Switches seem to be the simplest of electrical components – just two pieces of metal that can be positioned to either touch each other or not. As such it would seem that it shouldn’t matter whether a switch is used for AC or DC. While that’s an easy and understandable assumption, it can also be a dangerous one, as this demo of AC and DC switching dramatically reveals.
Using a very simple test setup, consisting of an electric heater for a load, a variac to control the voltage, and a homemade switch, [John Ward] walks us through the details of what happens when those contacts get together. With low-voltage AC, the switch contacts exhibit very little arcing, and even with the voltage cranked up all the way, little more than a brief spark can be seen on either make or break. Then [John] built a simple DC supply with a big rectifier and a couple of capacitors to smooth things out and went through the same tests. Even at a low DC voltage, the arc across the switch contacts was dramatic, particularly upon break. With the voltage cranked up to the full 240-volts of the UK mains, [John]’s switch was essentially a miniature arc welder, with predictable results as the plastic holding the contacts melted. Don your welding helmet and check out the video below.
As dramatic as the demo is, it doesn’t mean we won’t ever be seeing DC in the home. It just means that a little extra engineering is needed to make sure that all the components are up to snuff.
Continue reading “A Dramatic Demo of AC Versus DC Switching”
The simple DC brushed motor is at the heart of many a robotics project. For making little toy bots that zip around the house, you can’t beat the price and simplicity of a pair of brushed motors. They’re also easy to control; you could roll your own H-bridge out of discrete transistors, or pick up one of the commonly used ICs like the L298N or L9110S.
But what if you want an all-in-one solution? Something that will deliver enough current for most applications, drive dual motors, and deal with a wide range of input voltages. Most importantly, something that will talk to any kind of input source. For his Hackaday prize entry, [Praveen Kumar] is creating a dual brushed motor controller which can handle a multitude of input types. Whether you’re using an IR remote, a Pi communicating over I2C, an analog output or Bluetooth receiver, this driver can handle them all and will automatically select the correct input source.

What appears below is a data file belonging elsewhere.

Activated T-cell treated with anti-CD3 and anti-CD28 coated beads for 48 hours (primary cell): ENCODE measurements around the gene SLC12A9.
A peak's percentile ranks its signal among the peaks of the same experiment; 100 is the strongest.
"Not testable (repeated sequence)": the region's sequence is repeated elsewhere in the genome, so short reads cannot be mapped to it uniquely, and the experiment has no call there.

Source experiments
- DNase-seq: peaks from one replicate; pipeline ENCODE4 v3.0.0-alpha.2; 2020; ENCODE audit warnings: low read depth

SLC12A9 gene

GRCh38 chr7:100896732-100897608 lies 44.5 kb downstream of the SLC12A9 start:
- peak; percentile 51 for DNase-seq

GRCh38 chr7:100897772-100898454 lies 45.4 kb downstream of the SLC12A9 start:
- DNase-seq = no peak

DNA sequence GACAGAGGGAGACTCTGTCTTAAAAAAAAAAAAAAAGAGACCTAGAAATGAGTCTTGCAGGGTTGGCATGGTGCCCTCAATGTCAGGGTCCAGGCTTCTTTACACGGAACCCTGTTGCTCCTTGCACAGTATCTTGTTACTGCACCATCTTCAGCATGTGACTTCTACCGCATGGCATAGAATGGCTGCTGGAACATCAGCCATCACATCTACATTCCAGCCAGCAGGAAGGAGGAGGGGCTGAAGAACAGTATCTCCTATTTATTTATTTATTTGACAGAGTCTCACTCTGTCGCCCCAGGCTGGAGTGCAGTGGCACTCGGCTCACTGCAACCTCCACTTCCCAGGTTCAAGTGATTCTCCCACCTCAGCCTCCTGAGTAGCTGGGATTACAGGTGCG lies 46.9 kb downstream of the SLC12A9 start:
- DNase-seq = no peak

The board has an ATmega328p brain, so Arduino compatibility is there for easy reprogramming if needed. The mounting holes and header locations are also positioned to allow easy stacking with a Pi, and there’s a status LED too. It’s a great module that could easily find a place in a lot of builds.
If you need even more control over your brushed motor, you can soup up its capabilities by adding a PID loop for extra smarts.
We’re all familiar with the experience of buying hobby servos. The market is awash with cheap clones which have inflated specs and poor performance. Even branded servos often fail to deliver, and sometimes you just can’t get the required torque or speed from the small form factor of the typical hobby servo.
Enter [James Bruton] and his DIY RC servo from a windscreen wiper motor. Windscreen wiper motors are cheap as chips, and a classic salvage. The motor shaft is connected to a potentiometer via a pulley and some string, providing the necessary closed-loop feedback. Instead of using the traditional analog circuitry found inside a servo, an Arduino provides the brains. This means PID control can be implemented on the ‘duino, and tuned to get the best response from different load characteristics. There’s also the choice of different interfacing options: though [James]’ Arduino code accepts PWM signals for a drop-in R/C servo replacement, the addition of a microcontroller means many other input signal types and protocols are available. In fact, we recently wrote about serial bus servos and their numerous advantages.
We particularly love this because of the price barrier of industrial servomotors; sure, this kind of solution doesn’t have the precision or torque that off-the-shelf products provide, but would be sufficient for many hacks. Incidentally, this is what inspired one of our favourite open source projects: ODrive, which focuses on harnessing the power of cheap brushless motors for industrial use.
Continue reading “Supersize DIY R/C Servos From Windscreen Wipers”